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Posts Tagged ‘Mortgage’

Financial Industry Has Not Learned From 2008

I purchased my current home in 2008, several months prior to the housing bubble bursting.  At the time, I had steady employment, had no credit issues and had no expectation that I would run into any situation where I would have issues with my purchase.  However, I found it weird that throughout the purchase process I was never asked to provide any definitive proof of my income.  I was asked what my income was and I replied truthfully to the question.  But at no time was I asked to provide copies of my W-2, copies of my bank statements, pay stubs, etc.  In a previous home purchase in 1998 I was asked for all of those, so as I said I found it quite weird.  In any event, my closing came and went and I’ve been happily living in my home with my family ever since.

The house bubble burst in late 2008, in large part leading to a commanding win by Barrack Obama.  There was much demagoguing, grand standing, finger pointing, back peddling, evasion, and a host of regulations and laws to address the many issues that lead to it.  However, one thing does not seem to have changed.  Something that was key to the bubble in the first place.  I recently refinanced my home and I did so without having to provide proof of my income.  Again.

Yes, I have very good credit.  No, I’ve never missed a mortgage payment.  My home is not encumbered by liens or secondary mortgages.  I have a good income to debt ratio, and I’m steadily employed.  But despite all that I find it outrageous that banks – MAJOR BANKS – are still not requiring borrowers to prove their income through W-2’s, pay stubs, and bank statements.  I mentioned several times during the Refi process that I have proof of my income and was ready to submit it and was told it wasn’t necessary.

That is, in part, what lead to the bubble in the first place.  Borrowers borrowing for homes they couldn’t truly afford, using gimmicks and ARMs to do so and without having to actually prove they could afford their perspective home.  When push came to shove and interest rates began to increase those risky borrowers were very quickly pushed out of their homes when they couldn’t afford their adjustable mortgages.  And we, the responsible tax payers were left with the bill.

How long again will it be before we’re right back where we found ourselves four years ago in order to acquiesce to Democrat demands that everyone afford a home?

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Fannie, Freddie and Democrat responsibility

First just let me say that as far as the Recession goes, there’s plenty of responsibility to go around.  There is plenty of evidence that shows a lot of financial institutions left their fiscal conservativeness at a party somewhere and never went back to pick it up.  But anyone that seriously took any of the crap the Democrats were saying during the 2008 campaign as truthful is a moonbat.  The crux of the economic meltdown was, and remains, Fannie Mae and Freddie Mac.  They own ~70% of the entire mortgage market in the United States and as such their regulations have the effect of law to the rest of the industry.  And their regulations, thanks to the Community Reinvestment Act mandated ever progressive and ever lower standards.  The standards became wide-spread in the market and most of the history is well explained here but focus on this quote as a start:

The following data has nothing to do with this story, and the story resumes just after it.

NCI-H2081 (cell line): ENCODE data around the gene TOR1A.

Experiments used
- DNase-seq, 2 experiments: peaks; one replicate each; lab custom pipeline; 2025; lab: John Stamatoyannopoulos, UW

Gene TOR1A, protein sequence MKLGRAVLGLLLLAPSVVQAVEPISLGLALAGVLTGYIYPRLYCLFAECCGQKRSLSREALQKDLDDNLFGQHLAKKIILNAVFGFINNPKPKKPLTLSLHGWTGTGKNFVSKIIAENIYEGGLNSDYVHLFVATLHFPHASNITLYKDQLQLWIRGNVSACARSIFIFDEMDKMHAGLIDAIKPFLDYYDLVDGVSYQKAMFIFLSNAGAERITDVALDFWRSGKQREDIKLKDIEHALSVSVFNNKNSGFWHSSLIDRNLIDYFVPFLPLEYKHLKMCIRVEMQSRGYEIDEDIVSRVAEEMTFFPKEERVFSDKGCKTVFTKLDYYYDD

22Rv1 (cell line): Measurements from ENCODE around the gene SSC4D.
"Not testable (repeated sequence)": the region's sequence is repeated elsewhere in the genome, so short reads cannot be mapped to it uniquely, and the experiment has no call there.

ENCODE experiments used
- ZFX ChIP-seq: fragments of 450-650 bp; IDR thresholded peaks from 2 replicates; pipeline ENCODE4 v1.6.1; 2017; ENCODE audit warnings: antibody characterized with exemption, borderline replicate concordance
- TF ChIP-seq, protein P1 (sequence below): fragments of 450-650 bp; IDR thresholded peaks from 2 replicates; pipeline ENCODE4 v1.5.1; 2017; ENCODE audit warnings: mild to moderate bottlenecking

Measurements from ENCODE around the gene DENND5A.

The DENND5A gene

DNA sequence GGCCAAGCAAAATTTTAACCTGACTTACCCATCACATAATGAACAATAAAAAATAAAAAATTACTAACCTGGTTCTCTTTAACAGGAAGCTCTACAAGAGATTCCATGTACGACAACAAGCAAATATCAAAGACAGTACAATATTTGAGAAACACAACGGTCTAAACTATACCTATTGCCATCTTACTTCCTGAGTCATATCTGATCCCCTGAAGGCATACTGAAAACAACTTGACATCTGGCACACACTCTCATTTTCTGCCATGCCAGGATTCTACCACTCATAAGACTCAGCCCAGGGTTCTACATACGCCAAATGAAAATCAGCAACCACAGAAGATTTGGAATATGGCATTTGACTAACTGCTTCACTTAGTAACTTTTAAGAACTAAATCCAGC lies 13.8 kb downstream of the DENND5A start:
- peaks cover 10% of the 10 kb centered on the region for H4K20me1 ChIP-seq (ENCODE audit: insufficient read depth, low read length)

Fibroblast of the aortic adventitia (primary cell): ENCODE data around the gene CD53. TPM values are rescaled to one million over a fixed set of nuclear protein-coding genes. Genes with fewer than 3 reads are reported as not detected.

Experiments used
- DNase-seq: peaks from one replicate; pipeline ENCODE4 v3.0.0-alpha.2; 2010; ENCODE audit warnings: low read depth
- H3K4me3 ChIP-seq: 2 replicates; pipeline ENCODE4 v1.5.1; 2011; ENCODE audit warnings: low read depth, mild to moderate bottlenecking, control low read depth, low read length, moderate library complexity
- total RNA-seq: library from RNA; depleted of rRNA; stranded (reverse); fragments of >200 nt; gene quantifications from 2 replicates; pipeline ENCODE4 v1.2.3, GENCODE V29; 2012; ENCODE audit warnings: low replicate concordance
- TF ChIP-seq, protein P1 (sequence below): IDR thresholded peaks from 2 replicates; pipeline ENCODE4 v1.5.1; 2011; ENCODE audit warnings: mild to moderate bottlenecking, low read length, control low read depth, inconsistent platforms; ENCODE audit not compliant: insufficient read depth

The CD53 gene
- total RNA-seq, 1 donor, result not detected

The CRA was not a static piece of legislation. It evolved over the years from a relatively hands-off law focused on process into one that focused on outcomes. Regulators, beginning in the mid-nineties, began to hold banks accountable in serious ways. Banks responded to this new accountability by increasing the CRA loans they made, a move that entailed relaxing their lending standards.
It’s the change in intent that gradually looked toward equality of outcome rather than equality of opportunity that matters so much and doesn’t that sound a bit familiar in other debates (hint ‘Social Justice’)?  Once the standards were lowered to the point where anyone could get a mortgage, regardless of their ability to pay, and institutions chased profits down avenues that were better left un-tread, we had everything that was required for a full-fledged financial melt-down that we’ll be living through for years to come.
 
But of course the Democrats in the 2008 campaign were quick to deflect any blame to President Bush, even though President Bush had tried in 2004 and 2005 to make much-needed changes to Freddie Mae and Freddie Mac that the Democrats blocked.  I wish we had seen this during the campaign.
 

We have been concerned that the Administration’s legislative proposal regarding the GSEs would weaken affordable housing performance by the GSEs, by emphasizing only safety and soundness. While the GSEs’ affordable housing mission is not in any way incompatible with their safety and soundness, an exclusive focus on safety and soundness is likely to come, in practice, at the expense of affordable housing.

Read the letter in its entirety and then look at who signed it.  At the very time when President Bush was trying to rein in Freddie and Fannie, the Democrats were pushing for him to further loosen lending standards.  They neglected to mention any of this in their 2008 campaigns.  Luckily we’ve had people like Michelle Malkin around to help us stay on top of what was really going onToday however the Democrats are singing a slightly different tune, but don’t let that fool you.  I suggest that in 55 days we not forget what we’ve read today.

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